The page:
TUESDAY, April 12 — The Wharton Center released its 2016-2017 schedule today, which includes a packed slate of encore performances, audience favorites and several Wharton Center debuts.
“We have a whole mess of first timers coming next year,” said Mike Brand, executive director of the Wharton Center.
Among those first timers is Broadway musical “Fun Home.” Based Alison Bechdel’s critically acclaimed graphic novel of the same name, “Fun Home” snagged five Tony awards, including best musical and best original score. The book and lyrics were written by Lansing native Lisa Kron, who also took home a Tony for best book of a musical.
“It’s an amazing work,” said Diane Willcox, Wharton Center director of marketing and communications. “And it’s the first all-female writing team to win the Tony for best original score. It's pretty darn exciting.”
“‘Fun Home’ is a show we talked about a lot,” Brand added. "We were a little afraid. We made a commitment (before the Tony awards). I think our audience is keen enough on new things that we felt pretty safe. It turned out to be a great decision. Now people can't get in on the third year (of the tour), and we're in on the first year."
Other Broadway highlights include “Beautiful,” which is based on the life of Carol King, and the darkly comedic “A Gentleman's Guide to Love & Murder.”
“It’s one of the funniest shows on Broadway,” Brand said. “It’s very British. You'd swear you're watching Monty Python or Benny Hill.”
The Wharton Center is also bringing in “Rent” which is celebrating its 20th anniversary this year.
“People say that ‘Rent’ is one of those shows that’s always at the Wharton Center, but it’s been a full decade since we’ve had it on our stages,” Willcox said.
The Wharton Center’s jazz lineup comprises just three shows, but those shows pack a punch. Bassist Dave Holland brings AZIZA, a quartet that includes saxophonist Chris Potter, and saxophone legend Wayne Shorter leads a quartet that features Danilo Perez, John Patitucci and Brian Blade
“It’s a great lineup,” Brand said. “Dave Holland is someone we’ve tried to get here a number of times, but it never worked out until this season. And we finally got Wayne Shorter on our schedule. We've tried to get him six or seven times."
Audience favorite the Hot Sardines rounds out the jazz lineup.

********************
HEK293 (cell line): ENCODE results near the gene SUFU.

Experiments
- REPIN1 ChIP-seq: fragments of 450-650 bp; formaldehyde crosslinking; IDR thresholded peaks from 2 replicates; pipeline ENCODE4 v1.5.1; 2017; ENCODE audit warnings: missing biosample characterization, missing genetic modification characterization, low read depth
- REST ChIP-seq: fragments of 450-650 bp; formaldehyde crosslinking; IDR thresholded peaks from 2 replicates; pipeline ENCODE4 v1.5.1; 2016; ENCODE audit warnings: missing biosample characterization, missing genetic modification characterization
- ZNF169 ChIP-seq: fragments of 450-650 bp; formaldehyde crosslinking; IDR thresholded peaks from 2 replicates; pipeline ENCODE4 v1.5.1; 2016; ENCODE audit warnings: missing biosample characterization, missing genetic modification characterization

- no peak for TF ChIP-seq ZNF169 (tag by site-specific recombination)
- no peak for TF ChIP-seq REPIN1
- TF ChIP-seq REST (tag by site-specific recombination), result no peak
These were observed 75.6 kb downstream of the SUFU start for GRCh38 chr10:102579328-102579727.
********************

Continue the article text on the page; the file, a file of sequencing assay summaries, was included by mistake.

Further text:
Next season’s classical lineup includes a performance of the complete Brandenburg Concertos by the Chamber Music Society of Lincoln Center and an appearance by violinist Sarah Chang with the Prague Philharmonia. Soviet-born pianist Yefim Bronfman opens the season.
“He’s one of the extraordinary musicians of our time,” Brand said of Bronfman.
Wharton Center’s worldview lecture series includes author and journalist Ta-Nahisi Coates — and landing him was no easy task.
“We’re lucky to have him,” said Brand. "We had to present a lot of material to get him to come here."
The courtship of Coates included the Wharton Center sending him a copy of Clifton Wharton Jr.’s book, “Privilege and Prejudice.” Wharton, the performing arts center’s namesake, became the first African American president of a major university when he was elected president of Michigan State University in 1970.
“MSU has always been a leader in diversity,” Brand said. “(Coates) was very impressed.”
The Wharton Center is also debuting a piece this season that it had a part in commissioning. Cleveland's Inlet Dance Theatre will premiere “Among the Darkest Shadows,” a theater piece based on stories of human trafficking.
“The state of Michigan, unfortunately, has a high level of human trafficking,” Willcox said. "It's been in the news a lot this past year."
The piece will use spoken word, music and movement to tell the story of two victims of human trafficking.
“It’s in the style of magical realism,” Willcox added. “This is going to be a striking work.”
Wharton Center's theater lineup includes a fringe festival favorite, Thaddeus Phillips’ “17 Border Crossings.” The one-man-show is based on Phillips’ travels around the world.
“It’s about the experience of literally crossing borders,” Willcox said. “Sometimes it’s simple; sometimes it’s complex.”
And there is a little humor.
“He keeps running into the Swedish pop band Ace of Bass,” Willcox said.
Wharton Center 2016-2017 season
Mamma Mia! — Oct. 14-16
Wicked — Nov. 9-27
A Gentleman’s Guide to Love & Murder — Dec. 13-18
Beautiful: The Carole King Musical — Jan. 10-15
Cabaret — Feb. 21-26
Rent (20th Anniversary Tour) — March 17-19
The Curious Incident of the Dog in the Night-Time — April 11-16, 2017
Fun Home — June 6-11, 2017
Yefim Bronfman, Piano — Sept. 18
Canadian Brass Holiday — Dec. 2
Chamber Music Society of Lincoln Center: Brandenburg Concertos — Dec. 8
Prague Philharmonia with Sarah Chang — Jan. 18
Inlet Dance Theatre: Among the Darkest Shadows — Feb. 16 and 19
Jessica Lang Dance — Feb. 28
Moscow Festival Ballet: Swan Lake — March 14
Alvin Ailey American Dance Theater — April 18, 2017
AZIZA, featuring Dave Holland, Chris Potter, Lionel Loueke and Eric Harland — Oct. 20
The Hot Sardines — March 30
Wayne Shorter Quartet, featuring Danilo Perez, John Patitucci and Brian Blade — April 21, 2017
Sutton Foster — Oct. 1
Art of Time Ensemble: Sgt. Pepper’s Lonely Hearts Club Band — Oct. 6
Jarrod Spector & Kelli Barrett present This is Dedicated: Music’s Greatest Marriages — Feb. 14
Black Violin — Feb. 17
STOMP — March 31-April 2
Ernie: The Play — Aug. 24-27
Reduced Shakespeare Company: Election Edition — Sept. 28-29
17 Border Crossings — March 26
WORLD VIEW LECTURE SERIES:
Iqbal Khan — Nov. 14
Sheryl WuDunn — Jan. 23
Ta-Nehisi Coates — April 3
ACT ONE FAMILY SERIES:
The Adventures of Bella & Harry — Oct. 9
A Brown Bear, A Moon, & A Caterpillar — Feb. 5
Pete the Cat — Feb. 25
Laura Ingalls Wilder — March 19